When the California state Senate earlier this week passed SB 213—a bill that will ensure nurses and other health care workers are automatically presumed to be eligible for workers’ comp if they experience some common work-related conditions—nurses across the state celebrated the win as a step forward for gender equity.
Conditions covered by SB 213 include Covid-19 or other infectious disease, respiratory disease, cancer, post-traumatic stress disorder, and musculoskeletal injuries.
“It’s so common that nurses have to jump through hoops, while we’re sick or hurt, just to receive paid time off for illnesses or injuries that we got at work. And after all that effort, we can be denied coverage. We are thrilled that California senators passed this bill that will give such a critical protection to our women-dominated workforce. It’s long overdue and especially important during the deadliest pandemic in a century,” said California Nurses Association president Cathy Kennedy, RN.
“The core of this bill is simple. SB 213 recognizes and addresses a glaring inequity in California law. It corrects an historical wrong made during a very different time,” says Senator Dave Cortese, the bill’s author and chair of the Senate Labor, Public Employment and Retirement Committee. “Equity is only possible when all frontline professionals, who face the same risk of illness and injury due to the nature of their work, are given the same guaranteed benefits.”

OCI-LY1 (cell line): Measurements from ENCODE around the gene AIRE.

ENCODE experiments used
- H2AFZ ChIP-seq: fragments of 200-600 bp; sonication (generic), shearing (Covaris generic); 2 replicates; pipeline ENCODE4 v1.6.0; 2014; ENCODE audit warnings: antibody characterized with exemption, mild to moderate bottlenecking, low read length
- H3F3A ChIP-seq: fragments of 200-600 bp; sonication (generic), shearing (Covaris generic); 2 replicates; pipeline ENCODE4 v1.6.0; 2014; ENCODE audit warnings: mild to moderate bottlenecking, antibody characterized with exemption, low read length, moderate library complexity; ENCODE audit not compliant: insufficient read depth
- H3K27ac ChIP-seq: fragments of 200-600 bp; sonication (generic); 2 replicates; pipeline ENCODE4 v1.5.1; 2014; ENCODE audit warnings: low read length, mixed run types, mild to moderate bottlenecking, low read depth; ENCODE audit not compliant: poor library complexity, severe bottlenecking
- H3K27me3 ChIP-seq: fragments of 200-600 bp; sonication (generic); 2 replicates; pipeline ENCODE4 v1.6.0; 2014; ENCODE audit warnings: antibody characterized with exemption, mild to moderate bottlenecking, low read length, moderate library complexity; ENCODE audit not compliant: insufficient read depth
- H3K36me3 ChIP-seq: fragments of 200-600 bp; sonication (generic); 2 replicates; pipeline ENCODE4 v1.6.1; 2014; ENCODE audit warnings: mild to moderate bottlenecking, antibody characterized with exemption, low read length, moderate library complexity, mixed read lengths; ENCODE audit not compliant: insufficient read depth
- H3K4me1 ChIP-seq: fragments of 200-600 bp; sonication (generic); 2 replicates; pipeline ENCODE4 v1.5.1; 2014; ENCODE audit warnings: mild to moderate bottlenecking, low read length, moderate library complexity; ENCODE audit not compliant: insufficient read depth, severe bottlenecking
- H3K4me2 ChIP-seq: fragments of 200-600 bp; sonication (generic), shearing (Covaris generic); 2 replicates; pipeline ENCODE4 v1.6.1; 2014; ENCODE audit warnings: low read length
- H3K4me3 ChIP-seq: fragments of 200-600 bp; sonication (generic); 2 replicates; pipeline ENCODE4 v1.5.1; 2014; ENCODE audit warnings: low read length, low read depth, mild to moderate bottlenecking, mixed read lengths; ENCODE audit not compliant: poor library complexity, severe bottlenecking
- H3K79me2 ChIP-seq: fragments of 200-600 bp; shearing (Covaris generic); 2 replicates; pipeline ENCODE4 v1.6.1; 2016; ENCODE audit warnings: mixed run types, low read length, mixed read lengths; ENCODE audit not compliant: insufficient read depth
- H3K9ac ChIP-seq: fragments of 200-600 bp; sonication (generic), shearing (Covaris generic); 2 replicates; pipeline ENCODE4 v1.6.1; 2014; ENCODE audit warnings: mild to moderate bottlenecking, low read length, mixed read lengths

California has laws granting many public safety workers—male-dominated professions such as police officers and firefighters—”presumptive eligibility” for certain conditions, like lower back pain, Methicillin-resistant staphylococcus aureus (MRSA), and PTSD. In other words, these illnesses or injuries are presumed to be job related, and the worker is automatically eligible for workers’ comp benefits.
Nurses, on the other hand, still have no presumptive eligibility at all, even though the nearly 90 percent female profession experiences many, many known hazards at work, now including Covid-19. According to the Bureau of Labor Statistics, in 2020, workplace hazards that required at least one day off work totaled 220 for Firefighters and 200 for police officers. The total for registered nurses was 78,740.
“The disparity in workers’ comp protections is sexist. Our heroic first responders and law enforcement workers deserve all the protections they have. Nurses are simply asking for those same protections,” said Kennedy. “If we are caring for the same patients, exposed to the same illnesses, and experiencing on-the-job injuries at higher rates, why is our women-dominated profession not protected in the same way?”
Now that SB 213 has passed the senate, it heads over to the California state Assembly where it will be heard in policy committee. Nurses say passing these critical protections can’t happen soon enough.
“Nurses give our all to protect our patients, every single day. We must be protected, in turn, and we urge California state Assembly members to do the right thing and keep moving this bill across the finish line,” said Kennedy.
The California Nurses Association has 100,000 members statewide and is affiliated with National Nurses United, the largest and fastest growing union of RNs in the nation.
This content was originally published here.